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Once upon a June 12

By Mike Ebonugwo
NIGERIANS, especially the pro-democracy elements, once again marked another June 12 last Friday.

The significance of the day derives from the fact that it was on June 12, 1993 that what has come to be known as Nigeria’s freest and fairest election was conducted, although it was annulled on June 23 by the then ruling military government headed by General Ibrahim Babangida.

The winner of that landmark election, Chief MKO Abiola later died in detention following his arrest by the late Gen. Sani Abacha when he tried to re-validate his mandate by declaring himself the duly elected president of the Federal Republic of Nigeria.

Though Abiola died, his historic election victory has refused to die courtesy of pro-democracy groups who ensure that it is kept alive through a yearly remembrance programme of activities.

Last Friday was no different as they gathered as usual in Lagos to mark the day and its significance. As usual, it provided bus-stop parliamentarians an opportunity to take another look at June 12 and its relevance or otherwise in Nigeria’s history.

This was the case at the Ikeja Bus-stop in Lagos where parliamentarians engaged themselves in a lively discussion on the matter. It all began when a parliamentarian, Rufus Esele expressed appreciation to the governments of Lagos and Ogun states for declaring last Friday June 12 a public holiday to commemorate the late Abiola’s victory.

“Honestly, I appreciate the fact that Lagos State and Ogun State have declared today a public holiday because of the election that Abiola won on June 12, 1993 which Babangida and his military gang cancelled without any genuine reason. At least as we continue to celebrate June 12 every year, those who cancelled the election will continue to hide their faces in shame, knowing that Nigerians have not forgotten the wrong and injustice they committed against Abiola and against democracy,” he stated with feeling.

Parliamentarian Oliver Ike readily agreed with him as he said: “Yes, it will be difficult for us to forget June 12 again in this country because it has come to represent to us what true democracy really means.

Abiola was a Yoruba man who got majority votes in different parts of the country. June 12 was the first time in the history of this country that Igbos, Yorubas, Hausas and other tribes in this country put aside ethnic sentiment to popularly  vote for an individual who they believed was the best person for the position of the office of president regardless of where the man came from.

Before Abiola came Nigerians usually voted on the basis of where somebody came from, whether from the North, the East or the West.June 12 changed all that.

But because Babangida and Abacha did not understand what democracy means they went ahead to cancel the election even though Nigerians and foreigners alike declared the election the best that has ever been conducted in Nigeria”.

Parliamentarian Toye Farounbi took it up from there by making a strong case for June 12 instead of May 29 to be recognised as the real Democracy Day. “Nobody can take away the importance of June 12 in this country. That is why I praise the efforts of those who make sure it’s remembered every year.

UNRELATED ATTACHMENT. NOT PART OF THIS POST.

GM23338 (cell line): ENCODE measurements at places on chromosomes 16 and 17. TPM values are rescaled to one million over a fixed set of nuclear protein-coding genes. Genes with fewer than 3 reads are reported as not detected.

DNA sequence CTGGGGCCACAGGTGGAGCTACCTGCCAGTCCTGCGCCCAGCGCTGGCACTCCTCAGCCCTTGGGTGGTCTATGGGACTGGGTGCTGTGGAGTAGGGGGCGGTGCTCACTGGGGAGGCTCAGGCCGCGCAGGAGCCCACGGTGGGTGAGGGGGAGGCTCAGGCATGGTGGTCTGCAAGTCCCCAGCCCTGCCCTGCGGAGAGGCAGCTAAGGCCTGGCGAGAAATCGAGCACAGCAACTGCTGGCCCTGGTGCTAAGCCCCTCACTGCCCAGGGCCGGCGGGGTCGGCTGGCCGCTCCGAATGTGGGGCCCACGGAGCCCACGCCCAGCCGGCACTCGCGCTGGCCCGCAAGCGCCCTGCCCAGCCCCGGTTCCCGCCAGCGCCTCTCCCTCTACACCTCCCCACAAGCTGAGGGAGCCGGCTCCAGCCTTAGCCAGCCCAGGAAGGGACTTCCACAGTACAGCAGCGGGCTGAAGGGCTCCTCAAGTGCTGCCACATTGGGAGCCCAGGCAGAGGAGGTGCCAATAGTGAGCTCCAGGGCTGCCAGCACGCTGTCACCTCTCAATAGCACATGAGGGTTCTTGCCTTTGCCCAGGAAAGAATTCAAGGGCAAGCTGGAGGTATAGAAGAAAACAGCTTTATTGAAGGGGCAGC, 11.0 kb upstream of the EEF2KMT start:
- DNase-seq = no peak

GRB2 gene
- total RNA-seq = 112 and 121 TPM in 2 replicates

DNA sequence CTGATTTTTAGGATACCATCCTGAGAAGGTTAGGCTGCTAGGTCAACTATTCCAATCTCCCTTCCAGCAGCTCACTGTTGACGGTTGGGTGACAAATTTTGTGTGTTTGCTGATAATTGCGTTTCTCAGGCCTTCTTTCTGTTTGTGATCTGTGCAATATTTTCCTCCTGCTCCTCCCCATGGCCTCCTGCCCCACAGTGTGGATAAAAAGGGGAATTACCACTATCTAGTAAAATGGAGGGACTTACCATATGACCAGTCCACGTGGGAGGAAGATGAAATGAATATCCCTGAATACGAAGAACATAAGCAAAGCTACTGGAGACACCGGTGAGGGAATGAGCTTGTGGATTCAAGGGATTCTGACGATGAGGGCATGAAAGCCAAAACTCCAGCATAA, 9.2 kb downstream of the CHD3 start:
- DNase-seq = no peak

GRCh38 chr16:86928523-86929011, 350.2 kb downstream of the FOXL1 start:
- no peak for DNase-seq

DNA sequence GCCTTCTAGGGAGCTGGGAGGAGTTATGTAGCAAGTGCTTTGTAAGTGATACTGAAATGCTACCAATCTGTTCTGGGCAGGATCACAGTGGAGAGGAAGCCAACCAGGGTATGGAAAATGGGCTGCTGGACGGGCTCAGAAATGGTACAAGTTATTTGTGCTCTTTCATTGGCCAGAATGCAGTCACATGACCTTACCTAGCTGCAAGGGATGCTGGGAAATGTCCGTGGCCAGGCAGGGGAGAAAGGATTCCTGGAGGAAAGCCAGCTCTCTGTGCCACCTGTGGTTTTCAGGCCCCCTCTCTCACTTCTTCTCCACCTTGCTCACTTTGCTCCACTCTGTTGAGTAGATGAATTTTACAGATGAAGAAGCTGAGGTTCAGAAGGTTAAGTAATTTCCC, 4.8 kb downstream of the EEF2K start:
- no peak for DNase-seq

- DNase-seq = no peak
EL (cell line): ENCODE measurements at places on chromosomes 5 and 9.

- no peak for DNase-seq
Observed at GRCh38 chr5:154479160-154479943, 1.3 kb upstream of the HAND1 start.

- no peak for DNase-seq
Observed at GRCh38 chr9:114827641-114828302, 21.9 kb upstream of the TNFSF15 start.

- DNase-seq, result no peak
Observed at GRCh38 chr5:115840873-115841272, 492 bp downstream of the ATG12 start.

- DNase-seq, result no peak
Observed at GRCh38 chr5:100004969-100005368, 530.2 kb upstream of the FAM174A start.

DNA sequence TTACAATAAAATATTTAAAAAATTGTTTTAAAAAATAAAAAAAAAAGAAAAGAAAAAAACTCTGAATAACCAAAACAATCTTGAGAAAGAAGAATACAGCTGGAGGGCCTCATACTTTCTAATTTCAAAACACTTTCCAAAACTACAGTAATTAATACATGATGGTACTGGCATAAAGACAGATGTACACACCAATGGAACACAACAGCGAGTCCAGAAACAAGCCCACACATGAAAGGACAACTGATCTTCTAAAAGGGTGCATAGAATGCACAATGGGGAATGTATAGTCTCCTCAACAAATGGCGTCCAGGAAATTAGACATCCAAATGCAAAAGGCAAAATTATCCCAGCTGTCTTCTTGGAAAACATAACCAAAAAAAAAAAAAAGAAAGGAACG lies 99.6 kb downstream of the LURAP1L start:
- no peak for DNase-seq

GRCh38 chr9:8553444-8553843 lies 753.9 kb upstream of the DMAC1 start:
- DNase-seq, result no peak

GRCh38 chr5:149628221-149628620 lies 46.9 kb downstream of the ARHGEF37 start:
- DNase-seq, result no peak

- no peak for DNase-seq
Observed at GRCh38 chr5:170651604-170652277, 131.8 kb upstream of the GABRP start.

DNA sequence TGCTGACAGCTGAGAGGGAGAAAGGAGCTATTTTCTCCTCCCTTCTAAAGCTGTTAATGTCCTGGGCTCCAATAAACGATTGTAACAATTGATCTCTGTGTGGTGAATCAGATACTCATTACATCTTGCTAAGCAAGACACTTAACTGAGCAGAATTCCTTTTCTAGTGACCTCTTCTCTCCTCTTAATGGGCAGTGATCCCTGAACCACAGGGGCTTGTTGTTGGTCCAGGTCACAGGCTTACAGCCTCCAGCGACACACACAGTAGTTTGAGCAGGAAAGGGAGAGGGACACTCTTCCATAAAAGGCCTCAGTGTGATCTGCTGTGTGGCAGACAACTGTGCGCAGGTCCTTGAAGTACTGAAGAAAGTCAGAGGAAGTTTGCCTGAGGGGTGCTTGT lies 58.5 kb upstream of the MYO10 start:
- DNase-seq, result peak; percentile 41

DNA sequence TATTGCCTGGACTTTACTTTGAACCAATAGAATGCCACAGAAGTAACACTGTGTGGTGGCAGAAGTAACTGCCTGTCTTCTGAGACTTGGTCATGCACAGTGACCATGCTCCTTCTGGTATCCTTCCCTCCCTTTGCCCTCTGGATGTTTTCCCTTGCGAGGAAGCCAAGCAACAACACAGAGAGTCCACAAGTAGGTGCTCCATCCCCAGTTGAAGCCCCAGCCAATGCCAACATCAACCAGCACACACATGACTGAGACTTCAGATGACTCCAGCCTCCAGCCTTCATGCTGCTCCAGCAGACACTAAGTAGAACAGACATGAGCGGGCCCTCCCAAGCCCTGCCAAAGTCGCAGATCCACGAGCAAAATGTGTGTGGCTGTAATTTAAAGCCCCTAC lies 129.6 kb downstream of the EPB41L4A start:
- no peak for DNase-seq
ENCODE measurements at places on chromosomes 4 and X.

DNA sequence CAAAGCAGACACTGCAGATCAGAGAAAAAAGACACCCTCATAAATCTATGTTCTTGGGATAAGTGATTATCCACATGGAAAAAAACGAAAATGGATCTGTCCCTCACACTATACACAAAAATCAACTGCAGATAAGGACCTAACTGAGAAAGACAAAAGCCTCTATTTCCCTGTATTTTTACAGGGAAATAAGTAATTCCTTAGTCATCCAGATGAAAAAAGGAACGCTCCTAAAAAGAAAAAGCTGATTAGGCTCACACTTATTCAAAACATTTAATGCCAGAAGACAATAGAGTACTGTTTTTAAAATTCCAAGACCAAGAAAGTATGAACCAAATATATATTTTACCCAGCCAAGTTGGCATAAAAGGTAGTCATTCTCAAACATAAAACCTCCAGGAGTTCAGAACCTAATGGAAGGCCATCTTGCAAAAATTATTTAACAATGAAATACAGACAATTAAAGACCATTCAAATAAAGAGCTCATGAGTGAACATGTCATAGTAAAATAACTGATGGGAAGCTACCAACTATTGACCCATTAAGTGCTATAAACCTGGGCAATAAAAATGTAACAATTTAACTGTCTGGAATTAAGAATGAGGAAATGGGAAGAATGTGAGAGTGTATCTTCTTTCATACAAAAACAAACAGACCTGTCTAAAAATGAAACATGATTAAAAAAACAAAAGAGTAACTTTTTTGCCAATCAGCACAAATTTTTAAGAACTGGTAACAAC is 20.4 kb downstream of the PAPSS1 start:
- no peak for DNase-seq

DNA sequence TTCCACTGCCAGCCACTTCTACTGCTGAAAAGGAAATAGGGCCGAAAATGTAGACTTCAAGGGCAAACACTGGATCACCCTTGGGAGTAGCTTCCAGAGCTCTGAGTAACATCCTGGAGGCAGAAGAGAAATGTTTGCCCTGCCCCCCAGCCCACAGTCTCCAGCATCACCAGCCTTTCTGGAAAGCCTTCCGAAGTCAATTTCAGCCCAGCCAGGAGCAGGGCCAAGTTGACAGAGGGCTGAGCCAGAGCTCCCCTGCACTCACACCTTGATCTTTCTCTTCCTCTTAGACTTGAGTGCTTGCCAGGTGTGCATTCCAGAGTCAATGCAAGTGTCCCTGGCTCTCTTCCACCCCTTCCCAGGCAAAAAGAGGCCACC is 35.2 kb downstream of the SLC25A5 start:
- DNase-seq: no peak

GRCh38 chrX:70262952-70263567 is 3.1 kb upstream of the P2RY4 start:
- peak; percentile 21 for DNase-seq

But beyond that, June 12 should be declared the real Democracy Day in Nigeria instead of May 29. What is May 29 sef? A day that a civilian government came into office through an election that was rigged. So, how can we say that day is our Democracy Day knowing that it did not meet the standard of democracy…?”he queried heatedly just as he was interrupted by a parliamentarian identified as Moses Odion.

Moses’ point of objection was based his conviction that May 29 deserved to be marked as Nigeria’s democracy day.

“Look, if you argue that we should continue to remember June 12 every year, there’s no problem with that. But to say that we should use it to replace May 29 as Democracy Day, I will say that one wouldn’t jell at all.

The fact of the case is that it was on May 29 that the military people eventually handed over to an elected civilian government after they have been in power for many years. In other words, it’s a fact of history that May 29, 1999 was the day we were finally liberated from military rule.

Before then, we tried on June 12, 1993 to free ourselves but it didn’t work because the military refused to let go.

What I’m saying is that it’s the day we succeeded that we should recognise as the Democracy Day and not the day we tried and failed,” he argued with conviction.

But Toye dismissed the argument with a wave of the hand. “Honestly what you’re saying does not make sense.

Have you forgotten that May 29 is a product of June 12? In other words, without June 12 there won’t have been a May 29? Everybody knows that but because Obasanjo likes reaping where he did not sow, he now declared on his own that May 29, 1999 when he  was sworn into office as an elected civilian president has suddenly become our Democracy Day.

How can that be possible? And come to think of it, is he(Obasanjo) really a civilian? As far as I’m concerned he is military man who came to rule as a civilian.

He is an opportunist who came and hijacked the glory that belongs to Abiola as the man who paid the price for democracy to take root in Nigeria,” he submitted with heat.

Most of the other parliamentarians nodded their assent to this and Moses suddenly realised he was alone in his opposition and gave up the argument.


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